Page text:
When Gov. Mike Pence signed the new preschool pilot program into law last week, he heaped praise on a bipartisan group of lawmakers who gathered around him at the DayStar Childcare Ministry in Indianapolis.
The new law creates a pilot program to pay for roughly 2,500 low-income children to attend preschool. It’s far short of the 40,000 children Pence originally hoped would be covered by the program, but still quite a bit more than what seemed possible in the middle of the session: a mere study of the issue over the coming year.
The 2014 session was hardly a banner event for Pence — many of his top priorities, including preschool, were either watered down or failed outright — but legislative leaders delivered just enough on the governor’s top priorities to declare victory at the end of their 10-week meeting this year.
Moving forward, the question of Pence’s influence will remain important as his supporters continue floating his name for a potential White House run.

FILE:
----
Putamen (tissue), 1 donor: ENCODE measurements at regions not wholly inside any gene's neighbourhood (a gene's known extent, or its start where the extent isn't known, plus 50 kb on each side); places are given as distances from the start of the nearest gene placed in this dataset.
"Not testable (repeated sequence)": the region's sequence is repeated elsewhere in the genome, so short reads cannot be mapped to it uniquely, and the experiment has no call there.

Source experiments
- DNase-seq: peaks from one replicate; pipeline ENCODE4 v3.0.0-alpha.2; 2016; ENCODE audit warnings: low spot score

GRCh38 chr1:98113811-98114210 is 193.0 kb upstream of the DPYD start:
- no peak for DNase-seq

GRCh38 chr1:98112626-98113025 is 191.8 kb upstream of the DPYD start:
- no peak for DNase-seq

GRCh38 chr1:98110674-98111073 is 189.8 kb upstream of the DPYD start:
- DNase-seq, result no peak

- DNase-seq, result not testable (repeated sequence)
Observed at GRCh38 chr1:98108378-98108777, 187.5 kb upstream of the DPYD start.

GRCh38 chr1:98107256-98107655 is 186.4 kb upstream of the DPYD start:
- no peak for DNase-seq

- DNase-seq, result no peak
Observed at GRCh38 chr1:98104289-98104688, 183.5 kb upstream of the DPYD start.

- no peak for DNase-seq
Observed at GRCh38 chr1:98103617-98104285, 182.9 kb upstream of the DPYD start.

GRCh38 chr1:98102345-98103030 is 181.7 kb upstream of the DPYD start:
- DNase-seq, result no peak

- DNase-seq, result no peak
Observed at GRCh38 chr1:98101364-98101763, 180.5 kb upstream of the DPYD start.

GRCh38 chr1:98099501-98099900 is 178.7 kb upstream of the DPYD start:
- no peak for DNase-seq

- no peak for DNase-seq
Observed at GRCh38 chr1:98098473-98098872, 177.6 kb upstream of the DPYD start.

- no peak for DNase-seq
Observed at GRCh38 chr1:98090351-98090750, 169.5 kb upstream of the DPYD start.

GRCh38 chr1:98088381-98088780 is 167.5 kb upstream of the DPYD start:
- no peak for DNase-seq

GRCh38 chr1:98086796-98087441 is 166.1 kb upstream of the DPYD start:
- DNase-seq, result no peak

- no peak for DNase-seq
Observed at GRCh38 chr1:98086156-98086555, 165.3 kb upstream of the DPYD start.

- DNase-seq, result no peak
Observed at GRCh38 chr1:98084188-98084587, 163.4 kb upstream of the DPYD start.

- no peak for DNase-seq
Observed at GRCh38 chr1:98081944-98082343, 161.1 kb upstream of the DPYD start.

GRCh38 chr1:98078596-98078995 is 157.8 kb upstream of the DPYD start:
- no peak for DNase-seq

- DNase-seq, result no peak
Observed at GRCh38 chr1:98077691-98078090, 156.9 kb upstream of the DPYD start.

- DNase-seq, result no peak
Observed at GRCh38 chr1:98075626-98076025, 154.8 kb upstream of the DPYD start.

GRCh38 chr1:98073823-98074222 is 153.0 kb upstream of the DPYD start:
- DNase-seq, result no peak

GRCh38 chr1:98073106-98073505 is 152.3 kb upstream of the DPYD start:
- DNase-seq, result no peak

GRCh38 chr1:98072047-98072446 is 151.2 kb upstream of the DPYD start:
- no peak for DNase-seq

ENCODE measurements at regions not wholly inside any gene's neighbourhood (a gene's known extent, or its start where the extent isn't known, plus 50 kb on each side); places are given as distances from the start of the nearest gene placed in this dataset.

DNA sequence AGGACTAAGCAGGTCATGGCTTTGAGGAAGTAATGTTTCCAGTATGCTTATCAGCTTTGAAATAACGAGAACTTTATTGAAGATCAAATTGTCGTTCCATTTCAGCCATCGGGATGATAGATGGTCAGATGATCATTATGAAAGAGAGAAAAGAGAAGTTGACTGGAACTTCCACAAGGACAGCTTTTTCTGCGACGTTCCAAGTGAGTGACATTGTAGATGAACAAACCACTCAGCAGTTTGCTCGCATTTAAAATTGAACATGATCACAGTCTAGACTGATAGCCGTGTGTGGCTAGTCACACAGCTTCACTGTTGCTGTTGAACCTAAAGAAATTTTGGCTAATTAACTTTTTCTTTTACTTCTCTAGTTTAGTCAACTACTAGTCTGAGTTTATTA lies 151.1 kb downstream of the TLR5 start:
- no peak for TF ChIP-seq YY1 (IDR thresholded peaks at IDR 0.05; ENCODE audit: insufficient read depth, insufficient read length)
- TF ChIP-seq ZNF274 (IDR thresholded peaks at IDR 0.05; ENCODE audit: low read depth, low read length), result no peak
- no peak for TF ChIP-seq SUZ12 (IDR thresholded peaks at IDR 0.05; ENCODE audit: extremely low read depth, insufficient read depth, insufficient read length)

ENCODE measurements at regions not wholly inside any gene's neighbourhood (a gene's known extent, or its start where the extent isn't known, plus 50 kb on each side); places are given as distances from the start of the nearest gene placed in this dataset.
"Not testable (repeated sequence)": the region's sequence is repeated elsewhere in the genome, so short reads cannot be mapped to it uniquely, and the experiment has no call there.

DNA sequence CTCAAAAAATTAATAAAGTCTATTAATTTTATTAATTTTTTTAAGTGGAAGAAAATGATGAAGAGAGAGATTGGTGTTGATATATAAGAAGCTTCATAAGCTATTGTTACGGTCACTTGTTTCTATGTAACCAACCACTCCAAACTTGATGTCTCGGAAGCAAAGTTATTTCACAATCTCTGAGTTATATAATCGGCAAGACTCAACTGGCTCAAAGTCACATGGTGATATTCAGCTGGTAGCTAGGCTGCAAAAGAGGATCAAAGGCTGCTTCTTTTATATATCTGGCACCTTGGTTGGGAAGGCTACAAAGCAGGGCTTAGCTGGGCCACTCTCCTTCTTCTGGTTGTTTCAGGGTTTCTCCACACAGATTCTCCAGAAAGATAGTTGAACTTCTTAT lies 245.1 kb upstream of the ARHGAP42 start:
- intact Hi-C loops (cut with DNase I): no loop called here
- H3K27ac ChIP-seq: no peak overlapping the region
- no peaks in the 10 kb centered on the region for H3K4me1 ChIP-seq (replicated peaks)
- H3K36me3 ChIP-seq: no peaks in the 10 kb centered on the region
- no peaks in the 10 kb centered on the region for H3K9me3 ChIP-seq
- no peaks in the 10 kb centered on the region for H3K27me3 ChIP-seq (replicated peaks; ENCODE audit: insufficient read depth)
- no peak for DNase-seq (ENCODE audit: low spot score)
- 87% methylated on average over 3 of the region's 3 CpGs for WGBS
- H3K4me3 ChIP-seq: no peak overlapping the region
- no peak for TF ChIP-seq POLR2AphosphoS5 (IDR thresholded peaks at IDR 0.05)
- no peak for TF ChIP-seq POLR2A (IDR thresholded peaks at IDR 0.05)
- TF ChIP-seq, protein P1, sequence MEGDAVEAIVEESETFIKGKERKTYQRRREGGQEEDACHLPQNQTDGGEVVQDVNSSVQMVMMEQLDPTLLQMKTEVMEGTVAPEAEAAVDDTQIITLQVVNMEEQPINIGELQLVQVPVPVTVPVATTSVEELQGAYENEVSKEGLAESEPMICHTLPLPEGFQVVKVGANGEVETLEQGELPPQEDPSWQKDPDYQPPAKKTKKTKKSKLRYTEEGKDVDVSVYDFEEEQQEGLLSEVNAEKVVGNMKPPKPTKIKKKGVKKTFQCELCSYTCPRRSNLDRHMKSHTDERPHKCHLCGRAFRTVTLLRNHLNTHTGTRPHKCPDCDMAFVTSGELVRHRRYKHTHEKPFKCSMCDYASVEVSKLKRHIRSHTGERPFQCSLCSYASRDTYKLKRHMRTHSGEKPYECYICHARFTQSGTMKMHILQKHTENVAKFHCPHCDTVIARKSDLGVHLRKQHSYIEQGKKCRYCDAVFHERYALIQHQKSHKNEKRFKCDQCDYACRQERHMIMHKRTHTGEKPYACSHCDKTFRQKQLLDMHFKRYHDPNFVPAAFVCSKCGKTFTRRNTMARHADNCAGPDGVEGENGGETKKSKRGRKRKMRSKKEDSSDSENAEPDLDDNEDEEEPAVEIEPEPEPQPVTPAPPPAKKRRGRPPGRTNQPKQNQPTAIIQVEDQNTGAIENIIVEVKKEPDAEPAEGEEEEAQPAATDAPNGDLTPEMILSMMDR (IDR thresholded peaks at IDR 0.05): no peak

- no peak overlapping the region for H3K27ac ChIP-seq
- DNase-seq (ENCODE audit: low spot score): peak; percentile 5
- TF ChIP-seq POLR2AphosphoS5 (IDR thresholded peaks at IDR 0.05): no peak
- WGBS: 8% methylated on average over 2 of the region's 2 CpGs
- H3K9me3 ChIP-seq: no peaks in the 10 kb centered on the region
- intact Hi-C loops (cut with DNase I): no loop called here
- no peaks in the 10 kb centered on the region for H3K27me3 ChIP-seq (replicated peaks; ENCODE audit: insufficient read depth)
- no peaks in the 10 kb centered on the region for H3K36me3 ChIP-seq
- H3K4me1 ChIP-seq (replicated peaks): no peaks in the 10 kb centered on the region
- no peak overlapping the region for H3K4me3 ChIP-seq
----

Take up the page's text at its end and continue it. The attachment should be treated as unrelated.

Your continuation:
Pence’s term has been a far cry from the years with former Gov. Mitch Daniels, whose policy proposals were often matched in boldness by his strong-arm political tactics, which included recruiting candidates to run for office against incumbents with whom he clashed. Daniels hardly won every agenda item he sought from lawmakers, but he typically started each session with clear goals, and lawmakers were able to pinpoint his influence in the Statehouse — good, bad or otherwise.
But Pence’s touch has been far lighter. It has alternately been described as deferential and respectful to the legislative process (drawing on his 12 years as a federal lawmaker) or almost nonexistent. But legislative Republicans still rally to Pence’s side.
Talking the day after the 2014 session ended, House Speaker Brian Bosma, R-Indianapolis, spoke highly of the governor’s involvement.